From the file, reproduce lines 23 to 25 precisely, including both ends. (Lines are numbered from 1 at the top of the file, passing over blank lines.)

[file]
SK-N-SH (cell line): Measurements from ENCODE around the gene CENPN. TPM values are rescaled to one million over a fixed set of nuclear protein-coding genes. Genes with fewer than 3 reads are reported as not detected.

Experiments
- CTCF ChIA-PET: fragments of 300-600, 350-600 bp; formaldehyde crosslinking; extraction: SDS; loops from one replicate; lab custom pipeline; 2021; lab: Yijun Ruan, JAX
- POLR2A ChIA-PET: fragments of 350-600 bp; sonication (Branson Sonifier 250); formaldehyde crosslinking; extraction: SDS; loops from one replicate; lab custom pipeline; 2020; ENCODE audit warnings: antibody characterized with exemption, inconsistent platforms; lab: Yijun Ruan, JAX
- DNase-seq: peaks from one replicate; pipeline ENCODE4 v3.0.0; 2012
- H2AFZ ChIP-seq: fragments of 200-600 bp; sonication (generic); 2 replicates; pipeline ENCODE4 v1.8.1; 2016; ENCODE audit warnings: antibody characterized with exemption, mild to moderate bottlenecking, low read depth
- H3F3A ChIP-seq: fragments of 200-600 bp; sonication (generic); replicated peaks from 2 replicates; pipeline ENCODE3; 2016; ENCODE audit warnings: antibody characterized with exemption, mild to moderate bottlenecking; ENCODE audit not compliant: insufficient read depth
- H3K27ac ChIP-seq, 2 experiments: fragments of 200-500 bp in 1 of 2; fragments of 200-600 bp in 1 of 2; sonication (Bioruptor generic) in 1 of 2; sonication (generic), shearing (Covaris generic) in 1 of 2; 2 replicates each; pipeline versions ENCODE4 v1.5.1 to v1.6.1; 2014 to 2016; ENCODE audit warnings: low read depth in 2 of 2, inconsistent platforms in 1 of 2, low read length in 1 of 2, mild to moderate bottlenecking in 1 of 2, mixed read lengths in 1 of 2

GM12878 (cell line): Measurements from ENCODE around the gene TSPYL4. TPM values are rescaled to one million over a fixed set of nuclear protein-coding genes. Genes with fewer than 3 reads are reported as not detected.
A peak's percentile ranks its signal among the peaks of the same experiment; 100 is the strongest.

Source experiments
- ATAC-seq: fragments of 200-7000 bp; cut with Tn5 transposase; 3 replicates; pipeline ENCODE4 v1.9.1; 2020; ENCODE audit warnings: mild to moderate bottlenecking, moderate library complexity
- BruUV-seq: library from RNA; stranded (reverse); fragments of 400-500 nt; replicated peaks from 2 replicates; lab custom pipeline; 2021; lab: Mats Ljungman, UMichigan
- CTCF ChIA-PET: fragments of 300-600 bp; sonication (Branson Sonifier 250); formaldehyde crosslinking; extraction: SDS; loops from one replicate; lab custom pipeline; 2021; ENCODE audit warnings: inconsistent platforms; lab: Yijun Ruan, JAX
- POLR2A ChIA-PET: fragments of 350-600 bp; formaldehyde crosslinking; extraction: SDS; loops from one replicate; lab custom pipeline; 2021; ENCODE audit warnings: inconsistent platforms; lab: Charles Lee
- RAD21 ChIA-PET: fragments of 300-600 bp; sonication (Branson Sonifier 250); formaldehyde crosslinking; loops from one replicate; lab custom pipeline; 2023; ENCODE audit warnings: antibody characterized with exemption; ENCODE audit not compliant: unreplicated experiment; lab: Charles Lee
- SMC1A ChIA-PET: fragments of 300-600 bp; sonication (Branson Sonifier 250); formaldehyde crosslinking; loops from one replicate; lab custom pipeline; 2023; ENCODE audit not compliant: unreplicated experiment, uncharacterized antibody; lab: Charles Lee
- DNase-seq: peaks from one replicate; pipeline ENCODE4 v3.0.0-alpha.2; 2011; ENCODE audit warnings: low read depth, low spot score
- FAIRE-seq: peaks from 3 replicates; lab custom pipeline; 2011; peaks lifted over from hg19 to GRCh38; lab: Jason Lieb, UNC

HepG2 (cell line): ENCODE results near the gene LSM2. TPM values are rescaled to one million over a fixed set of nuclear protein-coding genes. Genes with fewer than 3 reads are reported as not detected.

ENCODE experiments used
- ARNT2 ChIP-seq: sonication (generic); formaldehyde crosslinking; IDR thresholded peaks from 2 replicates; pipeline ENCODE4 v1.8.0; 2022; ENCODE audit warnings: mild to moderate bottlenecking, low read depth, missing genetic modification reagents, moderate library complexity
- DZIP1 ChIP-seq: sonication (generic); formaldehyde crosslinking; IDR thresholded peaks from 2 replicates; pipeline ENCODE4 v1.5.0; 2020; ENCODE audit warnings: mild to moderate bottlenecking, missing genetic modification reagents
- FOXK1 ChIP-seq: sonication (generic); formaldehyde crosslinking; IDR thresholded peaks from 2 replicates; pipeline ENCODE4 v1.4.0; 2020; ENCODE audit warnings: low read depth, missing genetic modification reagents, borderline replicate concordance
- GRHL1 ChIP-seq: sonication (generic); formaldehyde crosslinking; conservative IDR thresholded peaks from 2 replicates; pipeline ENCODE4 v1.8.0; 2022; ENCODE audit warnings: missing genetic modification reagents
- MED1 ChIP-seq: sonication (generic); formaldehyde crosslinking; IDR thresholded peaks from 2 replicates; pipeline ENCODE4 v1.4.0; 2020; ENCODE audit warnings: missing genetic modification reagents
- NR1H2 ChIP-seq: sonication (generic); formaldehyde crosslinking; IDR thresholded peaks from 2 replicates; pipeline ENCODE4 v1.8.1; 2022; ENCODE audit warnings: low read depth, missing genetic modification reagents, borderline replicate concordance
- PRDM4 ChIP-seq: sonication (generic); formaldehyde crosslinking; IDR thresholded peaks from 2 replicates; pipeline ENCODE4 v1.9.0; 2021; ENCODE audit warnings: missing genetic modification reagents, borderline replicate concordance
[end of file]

- DZIP1 ChIP-seq: sonication (generic); formaldehyde crosslinking; IDR thresholded peaks from 2 replicates; pipeline ENCODE4 v1.5.0; 2020; ENCODE audit warnings: mild to moderate bottlenecking, missing genetic modification reagents
- FOXK1 ChIP-seq: sonication (generic); formaldehyde crosslinking; IDR thresholded peaks from 2 replicates; pipeline ENCODE4 v1.4.0; 2020; ENCODE audit warnings: low read depth, missing genetic modification reagents, borderline replicate concordance
- GRHL1 ChIP-seq: sonication (generic); formaldehyde crosslinking; conservative IDR thresholded peaks from 2 replicates; pipeline ENCODE4 v1.8.0; 2022; ENCODE audit warnings: missing genetic modification reagents